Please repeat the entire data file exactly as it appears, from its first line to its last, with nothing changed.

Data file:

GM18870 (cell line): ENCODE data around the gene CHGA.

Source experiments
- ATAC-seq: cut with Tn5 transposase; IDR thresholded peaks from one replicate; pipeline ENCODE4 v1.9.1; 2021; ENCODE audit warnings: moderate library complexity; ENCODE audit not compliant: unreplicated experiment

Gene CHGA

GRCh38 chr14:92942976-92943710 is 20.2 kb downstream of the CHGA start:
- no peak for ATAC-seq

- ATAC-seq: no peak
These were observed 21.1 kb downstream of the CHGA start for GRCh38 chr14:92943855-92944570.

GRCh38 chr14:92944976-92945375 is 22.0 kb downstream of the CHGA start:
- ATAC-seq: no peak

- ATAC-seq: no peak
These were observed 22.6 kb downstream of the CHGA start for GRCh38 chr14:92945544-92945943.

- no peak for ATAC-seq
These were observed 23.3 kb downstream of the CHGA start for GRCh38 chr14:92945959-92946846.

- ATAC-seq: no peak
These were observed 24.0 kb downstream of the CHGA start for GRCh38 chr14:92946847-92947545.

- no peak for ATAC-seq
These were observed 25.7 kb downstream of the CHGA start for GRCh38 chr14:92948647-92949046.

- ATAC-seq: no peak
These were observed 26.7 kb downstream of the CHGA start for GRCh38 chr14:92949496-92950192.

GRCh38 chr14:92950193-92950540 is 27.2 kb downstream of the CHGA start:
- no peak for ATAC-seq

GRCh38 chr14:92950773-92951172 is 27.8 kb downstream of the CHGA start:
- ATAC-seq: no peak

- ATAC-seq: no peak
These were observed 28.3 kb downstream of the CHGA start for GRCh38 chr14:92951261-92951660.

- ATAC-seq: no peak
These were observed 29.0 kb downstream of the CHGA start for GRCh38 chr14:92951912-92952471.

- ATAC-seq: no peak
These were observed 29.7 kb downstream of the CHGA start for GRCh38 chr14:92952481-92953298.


GM18870 (cell line): ENCODE data around the gene CHGA.

Source experiments
- ATAC-seq: cut with Tn5 transposase; IDR thresholded peaks from one replicate; pipeline ENCODE4 v1.9.1; 2021; ENCODE audit warnings: moderate library complexity; ENCODE audit not compliant: unreplicated experiment

Gene CHGA

GRCh38 chr14:92942976-92943710 is 20.2 kb downstream of the CHGA start:
- no peak for ATAC-seq

- ATAC-seq: no peak
These were observed 21.1 kb downstream of the CHGA start for GRCh38 chr14:92943855-92944570.

GRCh38 chr14:92944976-92945375 is 22.0 kb downstream of the CHGA start:
- ATAC-seq: no peak

- ATAC-seq: no peak
These were observed 22.6 kb downstream of the CHGA start for GRCh38 chr14:92945544-92945943.

- no peak for ATAC-seq
These were observed 23.3 kb downstream of the CHGA start for GRCh38 chr14:92945959-92946846.

- ATAC-seq: no peak
These were observed 24.0 kb downstream of the CHGA start for GRCh38 chr14:92946847-92947545.

- no peak for ATAC-seq
These were observed 25.7 kb downstream of the CHGA start for GRCh38 chr14:92948647-92949046.

- ATAC-seq: no peak
These were observed 26.7 kb downstream of the CHGA start for GRCh38 chr14:92949496-92950192.

GRCh38 chr14:92950193-92950540 is 27.2 kb downstream of the CHGA start:
- no peak for ATAC-seq

GRCh38 chr14:92950773-92951172 is 27.8 kb downstream of the CHGA start:
- ATAC-seq: no peak

- ATAC-seq: no peak
These were observed 28.3 kb downstream of the CHGA start for GRCh38 chr14:92951261-92951660.

- ATAC-seq: no peak
These were observed 29.0 kb downstream of the CHGA start for GRCh38 chr14:92951912-92952471.

- ATAC-seq: no peak
These were observed 29.7 kb downstream of the CHGA start for GRCh38 chr14:92952481-92953298.